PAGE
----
Sarawak Chief Minister Adenan Satem's pledge to focus on rural development indicates that the rural areas have been neglected for the past 50 years, said Sarawak PKR chief Baru Bian.
"The truth (of neglect) is now admitted and conceded. At least this Chief Minister has the courage to admit," he said.
Adenan, who took over as CM in February, said that his administration planned to give this matter strong emphasis.
"It is high time we stop helping the rich and instead help the poor. It is high time we put emphasis on rural development," Adenan was quoted as saying in Miri yesterday.
Under the previous administration, the emphasis was on industrial development, timber industry and dam construction which activists argue did not benefit the rural people.
Speaking toMalaysiakini, Baru(right) said that Adenan’s speech is a "good starting point" but the most important thing is to translate that to action.
"Hopefully more allocation will be given to rural Sarawak," said Baru, who is the Ba'Kelalan assemblyperson.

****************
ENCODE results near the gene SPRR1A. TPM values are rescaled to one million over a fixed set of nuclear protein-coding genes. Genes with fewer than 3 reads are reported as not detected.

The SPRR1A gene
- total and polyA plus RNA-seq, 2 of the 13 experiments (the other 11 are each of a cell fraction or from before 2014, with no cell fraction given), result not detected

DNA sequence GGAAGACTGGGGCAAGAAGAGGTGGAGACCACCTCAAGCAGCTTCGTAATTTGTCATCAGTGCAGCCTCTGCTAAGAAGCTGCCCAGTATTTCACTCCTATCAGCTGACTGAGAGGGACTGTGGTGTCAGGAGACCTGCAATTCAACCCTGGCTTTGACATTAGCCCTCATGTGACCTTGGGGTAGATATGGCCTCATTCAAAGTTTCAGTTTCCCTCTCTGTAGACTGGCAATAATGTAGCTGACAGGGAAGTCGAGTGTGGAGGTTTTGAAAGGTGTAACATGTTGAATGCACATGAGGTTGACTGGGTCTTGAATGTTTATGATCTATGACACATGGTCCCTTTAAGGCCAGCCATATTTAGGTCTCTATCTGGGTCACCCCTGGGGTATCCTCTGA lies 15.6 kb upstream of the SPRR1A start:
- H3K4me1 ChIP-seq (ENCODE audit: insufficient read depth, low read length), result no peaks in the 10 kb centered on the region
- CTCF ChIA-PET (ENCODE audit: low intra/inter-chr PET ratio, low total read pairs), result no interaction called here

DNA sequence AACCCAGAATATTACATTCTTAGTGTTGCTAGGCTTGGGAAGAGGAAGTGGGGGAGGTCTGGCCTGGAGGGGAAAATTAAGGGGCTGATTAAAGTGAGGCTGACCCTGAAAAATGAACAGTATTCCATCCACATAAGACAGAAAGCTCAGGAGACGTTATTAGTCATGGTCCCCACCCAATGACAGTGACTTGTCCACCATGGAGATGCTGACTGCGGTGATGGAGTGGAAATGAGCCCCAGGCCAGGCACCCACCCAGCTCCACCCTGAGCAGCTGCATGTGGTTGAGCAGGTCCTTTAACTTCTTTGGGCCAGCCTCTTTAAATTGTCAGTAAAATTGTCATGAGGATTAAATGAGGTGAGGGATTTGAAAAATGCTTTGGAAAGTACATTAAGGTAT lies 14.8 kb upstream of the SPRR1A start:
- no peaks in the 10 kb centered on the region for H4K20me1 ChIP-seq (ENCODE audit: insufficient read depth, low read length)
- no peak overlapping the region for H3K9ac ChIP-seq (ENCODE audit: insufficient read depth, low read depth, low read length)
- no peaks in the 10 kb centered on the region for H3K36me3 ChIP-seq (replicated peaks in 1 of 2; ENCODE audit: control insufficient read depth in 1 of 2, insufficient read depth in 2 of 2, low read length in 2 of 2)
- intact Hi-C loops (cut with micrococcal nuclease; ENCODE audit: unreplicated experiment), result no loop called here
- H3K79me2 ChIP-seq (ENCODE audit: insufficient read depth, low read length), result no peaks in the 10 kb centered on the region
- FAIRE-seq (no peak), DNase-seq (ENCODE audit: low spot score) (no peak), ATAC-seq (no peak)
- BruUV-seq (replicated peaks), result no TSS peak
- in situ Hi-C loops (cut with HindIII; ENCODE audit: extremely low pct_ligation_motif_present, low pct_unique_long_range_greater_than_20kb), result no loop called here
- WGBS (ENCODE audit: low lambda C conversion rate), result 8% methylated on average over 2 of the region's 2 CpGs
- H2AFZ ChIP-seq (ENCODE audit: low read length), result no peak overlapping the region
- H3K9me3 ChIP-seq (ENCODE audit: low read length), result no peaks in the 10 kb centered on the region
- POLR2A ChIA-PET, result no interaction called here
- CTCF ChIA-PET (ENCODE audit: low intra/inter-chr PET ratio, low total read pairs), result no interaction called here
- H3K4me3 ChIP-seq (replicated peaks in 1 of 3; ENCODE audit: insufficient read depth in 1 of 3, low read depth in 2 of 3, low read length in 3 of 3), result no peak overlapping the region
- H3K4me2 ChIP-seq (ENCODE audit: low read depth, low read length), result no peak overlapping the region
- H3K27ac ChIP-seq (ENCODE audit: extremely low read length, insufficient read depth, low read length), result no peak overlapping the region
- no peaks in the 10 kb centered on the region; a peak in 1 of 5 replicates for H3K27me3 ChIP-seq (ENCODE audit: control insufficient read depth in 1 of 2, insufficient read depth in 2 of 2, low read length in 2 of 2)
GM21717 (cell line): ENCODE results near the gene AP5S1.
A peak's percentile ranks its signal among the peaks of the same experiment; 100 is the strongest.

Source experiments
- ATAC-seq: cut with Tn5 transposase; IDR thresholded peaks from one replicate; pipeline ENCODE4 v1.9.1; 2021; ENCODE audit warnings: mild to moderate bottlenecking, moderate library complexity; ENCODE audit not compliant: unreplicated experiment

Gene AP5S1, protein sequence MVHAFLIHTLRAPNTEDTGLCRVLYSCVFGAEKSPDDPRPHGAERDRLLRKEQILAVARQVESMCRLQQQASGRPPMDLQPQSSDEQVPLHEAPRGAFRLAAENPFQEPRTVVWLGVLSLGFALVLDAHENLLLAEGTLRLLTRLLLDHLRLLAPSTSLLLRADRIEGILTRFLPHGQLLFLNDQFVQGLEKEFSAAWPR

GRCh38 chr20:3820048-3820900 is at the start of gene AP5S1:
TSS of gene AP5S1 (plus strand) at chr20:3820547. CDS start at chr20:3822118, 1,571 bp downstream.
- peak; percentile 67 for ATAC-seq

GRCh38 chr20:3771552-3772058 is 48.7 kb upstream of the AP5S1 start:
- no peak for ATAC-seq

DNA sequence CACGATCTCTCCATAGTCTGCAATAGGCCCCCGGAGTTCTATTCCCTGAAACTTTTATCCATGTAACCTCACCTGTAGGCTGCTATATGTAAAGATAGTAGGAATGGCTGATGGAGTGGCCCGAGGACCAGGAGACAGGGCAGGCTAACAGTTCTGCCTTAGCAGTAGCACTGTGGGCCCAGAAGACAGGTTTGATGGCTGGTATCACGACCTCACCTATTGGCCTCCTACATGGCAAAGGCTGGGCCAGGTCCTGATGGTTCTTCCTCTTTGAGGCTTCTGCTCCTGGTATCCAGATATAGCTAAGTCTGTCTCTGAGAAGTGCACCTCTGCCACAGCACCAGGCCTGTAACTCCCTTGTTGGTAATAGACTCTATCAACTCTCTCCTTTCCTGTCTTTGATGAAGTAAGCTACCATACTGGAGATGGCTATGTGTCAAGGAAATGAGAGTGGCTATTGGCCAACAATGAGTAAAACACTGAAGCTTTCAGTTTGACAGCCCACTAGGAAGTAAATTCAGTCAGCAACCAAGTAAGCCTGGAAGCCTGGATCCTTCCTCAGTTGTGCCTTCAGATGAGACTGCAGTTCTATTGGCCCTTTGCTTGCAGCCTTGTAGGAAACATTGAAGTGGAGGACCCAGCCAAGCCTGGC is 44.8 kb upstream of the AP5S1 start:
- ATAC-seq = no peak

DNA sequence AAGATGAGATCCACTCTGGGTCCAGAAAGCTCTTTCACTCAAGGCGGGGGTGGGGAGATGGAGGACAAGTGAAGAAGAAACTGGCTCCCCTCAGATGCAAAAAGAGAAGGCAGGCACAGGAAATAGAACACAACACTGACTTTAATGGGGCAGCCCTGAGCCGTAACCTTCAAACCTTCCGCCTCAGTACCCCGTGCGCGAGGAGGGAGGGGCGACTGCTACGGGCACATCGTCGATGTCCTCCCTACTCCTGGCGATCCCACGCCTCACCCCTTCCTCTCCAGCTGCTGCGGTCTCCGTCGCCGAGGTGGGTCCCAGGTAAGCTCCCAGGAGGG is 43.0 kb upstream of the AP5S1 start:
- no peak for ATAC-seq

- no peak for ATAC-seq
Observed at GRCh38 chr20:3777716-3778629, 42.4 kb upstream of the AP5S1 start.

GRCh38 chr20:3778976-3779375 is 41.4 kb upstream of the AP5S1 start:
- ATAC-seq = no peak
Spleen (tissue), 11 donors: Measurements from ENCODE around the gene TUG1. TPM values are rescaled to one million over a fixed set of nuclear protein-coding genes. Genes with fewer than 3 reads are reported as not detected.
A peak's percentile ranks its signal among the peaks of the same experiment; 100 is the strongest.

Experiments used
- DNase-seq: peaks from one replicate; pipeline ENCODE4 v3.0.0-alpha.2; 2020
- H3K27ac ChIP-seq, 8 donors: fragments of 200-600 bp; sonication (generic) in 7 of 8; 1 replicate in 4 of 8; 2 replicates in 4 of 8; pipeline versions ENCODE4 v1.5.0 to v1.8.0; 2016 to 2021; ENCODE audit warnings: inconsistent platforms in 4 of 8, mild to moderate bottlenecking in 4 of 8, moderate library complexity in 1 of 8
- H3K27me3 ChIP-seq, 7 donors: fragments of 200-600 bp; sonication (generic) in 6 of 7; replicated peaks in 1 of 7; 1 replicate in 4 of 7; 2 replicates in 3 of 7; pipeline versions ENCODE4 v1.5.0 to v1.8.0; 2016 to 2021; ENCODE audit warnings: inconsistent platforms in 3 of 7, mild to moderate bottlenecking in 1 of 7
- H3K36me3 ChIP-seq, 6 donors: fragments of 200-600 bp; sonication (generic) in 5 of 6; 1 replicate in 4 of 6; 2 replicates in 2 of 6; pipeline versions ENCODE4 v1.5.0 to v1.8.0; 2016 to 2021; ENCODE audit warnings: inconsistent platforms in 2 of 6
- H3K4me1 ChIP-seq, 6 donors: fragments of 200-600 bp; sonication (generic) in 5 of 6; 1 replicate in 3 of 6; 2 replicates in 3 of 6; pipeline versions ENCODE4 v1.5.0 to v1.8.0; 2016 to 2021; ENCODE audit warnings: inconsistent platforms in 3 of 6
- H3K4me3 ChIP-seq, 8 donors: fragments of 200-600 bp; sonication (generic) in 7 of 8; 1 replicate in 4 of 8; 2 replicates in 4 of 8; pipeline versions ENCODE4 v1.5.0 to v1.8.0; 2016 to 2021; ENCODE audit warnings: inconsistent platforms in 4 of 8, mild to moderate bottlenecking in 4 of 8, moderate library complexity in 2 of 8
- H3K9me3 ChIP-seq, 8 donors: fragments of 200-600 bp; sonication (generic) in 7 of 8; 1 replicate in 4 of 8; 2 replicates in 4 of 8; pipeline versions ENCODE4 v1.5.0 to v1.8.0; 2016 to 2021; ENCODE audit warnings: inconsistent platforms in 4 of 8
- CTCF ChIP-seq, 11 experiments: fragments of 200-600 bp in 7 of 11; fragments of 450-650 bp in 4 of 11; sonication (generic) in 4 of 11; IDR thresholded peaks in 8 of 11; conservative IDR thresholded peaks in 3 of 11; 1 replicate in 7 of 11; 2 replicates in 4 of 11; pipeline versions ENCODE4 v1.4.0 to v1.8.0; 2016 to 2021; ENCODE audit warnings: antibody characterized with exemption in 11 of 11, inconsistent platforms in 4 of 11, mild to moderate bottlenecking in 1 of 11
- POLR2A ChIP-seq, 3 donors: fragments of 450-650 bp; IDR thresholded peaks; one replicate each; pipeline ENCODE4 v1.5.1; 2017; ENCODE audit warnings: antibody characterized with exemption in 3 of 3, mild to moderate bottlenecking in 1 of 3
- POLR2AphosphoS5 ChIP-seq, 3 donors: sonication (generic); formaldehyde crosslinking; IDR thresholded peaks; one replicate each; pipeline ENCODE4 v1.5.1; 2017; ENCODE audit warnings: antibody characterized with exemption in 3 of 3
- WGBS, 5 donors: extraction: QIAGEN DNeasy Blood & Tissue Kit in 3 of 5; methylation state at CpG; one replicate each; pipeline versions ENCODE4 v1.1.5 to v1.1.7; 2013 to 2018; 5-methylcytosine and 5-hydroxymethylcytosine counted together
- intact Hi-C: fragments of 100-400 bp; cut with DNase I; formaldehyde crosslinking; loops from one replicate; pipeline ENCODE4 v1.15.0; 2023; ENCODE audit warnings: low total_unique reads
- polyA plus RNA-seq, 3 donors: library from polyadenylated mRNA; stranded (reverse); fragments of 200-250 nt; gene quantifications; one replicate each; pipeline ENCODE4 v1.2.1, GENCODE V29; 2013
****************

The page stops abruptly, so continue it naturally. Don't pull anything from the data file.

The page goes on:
'Show us the money'
Meanwhile, commenting on the same issue, DAP Serian chief Edward Andrew Luak said it is yet to be seen whether there will be emphasis on rural development as pledged by the Chief Minister.
"It has been decades that the BN government has promised rural development, but why is it that after 50 years of the formation of Malaysia rural development for Sarawak is till forthcoming?
"Road network to rural areas are still not much better than before, and many areas especially in the Baram and Rajang areas still depend on riverine transport," said Edward, who has served as development officer in Miri and Limbang.
He also questioned how the government intends to spur development in the rural areas in the absence of basic infrastructure.
Using helicopters would not only be very expensive, but very unpractical, he said.
Edward also questioned whether the state government will fund the rural development.
"If so, let us see how much will be approved in the next budget for rural development?
"Too often our leaders have been promising development projects when there is no allocation of funds approved.
"These are empty promises which the rural people just accept not knowing that they merely baits to garner support," he said.
He said that politics of development of the previous government failed to bring development to the rural areas.
"Instead it made the few rich richer and the majority poor poorer," said Edward, pointing out that even the chief minister agreed that this must stop.